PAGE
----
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Recommendations for the Framework and Format of Healthy People 2020

Appendix 11.
Measuring Health Disparities and Health Equity

Measuring Health Disparities

Measuring disparities in health status requires three basic components:

  1. An indicator of health status (e.g., life expectancy at birth, infant mortality, chronic disease rates)
  2. An indicator of social grouping associated with different levels of social advantage or disadvantage (e.g., racial or ethnic groups, income groups categorized in relation to the federal poverty level, groups with different levels of educational attainment); and
  3. A method for comparing the health indicator across social groups (e.g., a ratio of the health indicator rates in two different social groups, typically the best-off and the worst-off; the absolute difference in the health indicator rates in two different social groups; or more complex methods, such as the slope and relative index of inequality and the concentration index that consider the health indicator rates in all social groups, not only the extremes.) [Wagstaff; Pamuk]

Measuring disparities in health care also requires 3 basic components:

  1. An indicator of access to care or quality of health care;
  2. A social group indicator as above; and
  3. A method for comparing groups on the selected indicator of health care.

Measuring disparities in living and working conditions that influence health similarly requires 3 basic components:

  1. An indicator of the key social conditions that strongly influence health (e.g., poverty, low educational attainment, living in a disadvantaged neighborhood, lack of control over working conditions, exposure to chronic stress due to discrimination);
  2. A social group indicator as above; and
  3. A method for comparing groups on the selected social determinant of health.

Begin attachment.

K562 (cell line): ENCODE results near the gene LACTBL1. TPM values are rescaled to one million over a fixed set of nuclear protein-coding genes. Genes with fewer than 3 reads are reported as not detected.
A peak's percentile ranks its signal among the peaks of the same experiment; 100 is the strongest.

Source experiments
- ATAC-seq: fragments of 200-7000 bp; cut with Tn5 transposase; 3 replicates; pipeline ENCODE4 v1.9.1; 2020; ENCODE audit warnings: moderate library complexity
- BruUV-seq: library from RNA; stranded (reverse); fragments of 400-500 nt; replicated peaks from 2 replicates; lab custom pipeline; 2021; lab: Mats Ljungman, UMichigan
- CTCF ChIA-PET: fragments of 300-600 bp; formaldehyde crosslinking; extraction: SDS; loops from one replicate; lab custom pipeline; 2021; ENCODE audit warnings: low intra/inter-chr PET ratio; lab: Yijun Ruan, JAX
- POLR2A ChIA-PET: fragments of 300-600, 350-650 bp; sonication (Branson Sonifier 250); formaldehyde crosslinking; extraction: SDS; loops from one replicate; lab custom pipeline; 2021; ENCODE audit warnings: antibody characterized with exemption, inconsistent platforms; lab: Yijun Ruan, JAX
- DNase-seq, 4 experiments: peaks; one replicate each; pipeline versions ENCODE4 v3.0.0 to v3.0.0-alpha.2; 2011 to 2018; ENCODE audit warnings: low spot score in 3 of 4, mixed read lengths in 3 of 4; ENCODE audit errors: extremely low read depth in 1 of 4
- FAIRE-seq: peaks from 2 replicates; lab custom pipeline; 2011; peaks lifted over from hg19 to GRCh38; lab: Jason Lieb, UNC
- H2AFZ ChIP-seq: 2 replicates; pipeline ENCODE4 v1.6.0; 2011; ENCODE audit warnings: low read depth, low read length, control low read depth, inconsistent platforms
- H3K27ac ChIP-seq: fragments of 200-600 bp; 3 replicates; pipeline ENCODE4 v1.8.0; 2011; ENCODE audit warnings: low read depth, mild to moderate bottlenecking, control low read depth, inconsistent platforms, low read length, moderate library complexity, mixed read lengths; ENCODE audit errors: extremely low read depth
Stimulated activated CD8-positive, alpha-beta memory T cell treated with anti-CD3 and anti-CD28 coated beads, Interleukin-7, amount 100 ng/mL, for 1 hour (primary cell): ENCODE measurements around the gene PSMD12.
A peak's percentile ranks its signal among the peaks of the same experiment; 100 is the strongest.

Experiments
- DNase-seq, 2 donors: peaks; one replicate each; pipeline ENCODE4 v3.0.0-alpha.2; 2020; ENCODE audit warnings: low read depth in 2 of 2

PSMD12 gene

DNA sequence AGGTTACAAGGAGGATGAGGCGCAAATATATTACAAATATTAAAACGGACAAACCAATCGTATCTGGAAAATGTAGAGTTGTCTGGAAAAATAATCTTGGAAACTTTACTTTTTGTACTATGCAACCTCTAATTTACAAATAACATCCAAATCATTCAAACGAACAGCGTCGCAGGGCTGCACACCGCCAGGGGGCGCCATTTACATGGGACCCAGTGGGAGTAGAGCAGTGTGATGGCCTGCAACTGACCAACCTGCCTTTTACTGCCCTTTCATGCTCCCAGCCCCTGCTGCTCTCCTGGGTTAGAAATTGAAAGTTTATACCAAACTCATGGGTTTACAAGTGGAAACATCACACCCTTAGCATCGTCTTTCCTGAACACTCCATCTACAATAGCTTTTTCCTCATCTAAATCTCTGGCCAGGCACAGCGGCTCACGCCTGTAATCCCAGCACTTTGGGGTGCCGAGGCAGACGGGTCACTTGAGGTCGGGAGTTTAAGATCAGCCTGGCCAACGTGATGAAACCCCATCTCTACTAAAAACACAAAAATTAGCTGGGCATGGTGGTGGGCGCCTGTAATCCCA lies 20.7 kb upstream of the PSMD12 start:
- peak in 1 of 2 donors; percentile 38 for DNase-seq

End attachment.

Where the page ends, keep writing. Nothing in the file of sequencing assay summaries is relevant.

Measuring Health Equity

Measuring health equity requires, at a minimum, having population-based data on health status, health care, and the social determinants of health that can be disaggregated (with adequate sample sizes for reliable estimates) by:

  • Race or ethnic group;
  • Markers of socioeconomic status or position, such as income, education, and wealth; and
  • Gender.
  • Disability status, sexual orientation, and other characteristics that have been associated with social stigma should also be considered; existing routine data systems have known limitations for examining race and socioeconomic status, but are particularly inadequate for capturing these other important dimensions of equity.

Key challenges in measuring health equity that should be addressed as part of efforts to eliminate health disparities include:

  • Inadequate numbers of certain highly disadvantaged groups such as American Indians in many routine data sources to obtain reliable estimates regarding their health needs;
  • A complete absence of data on some groups, such as sexual orientation minorities;
  • Inadequate information about social and economic conditions to understand either racial and ethnic or socioeconomic disparities, often resulting in erroneous assumptions regarding underlying reasons for the disparities.

Measurement Reference

See: Harper S, Lynch J et al., 2007 [NCI]

http://seer.cancer.gov/publications/disparities/measuring_disparities.pdf [PDF File - 1.5 MB]

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Continue to Appendix 12. The Multi-Level Nature of Health Determinants: Dimensions for Intervention
Back to Appendix 10. Clarification and Examples of Health Disparities and Health Equity
Return to Phase I Report Table of Contents

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Last revised: December 11, 2008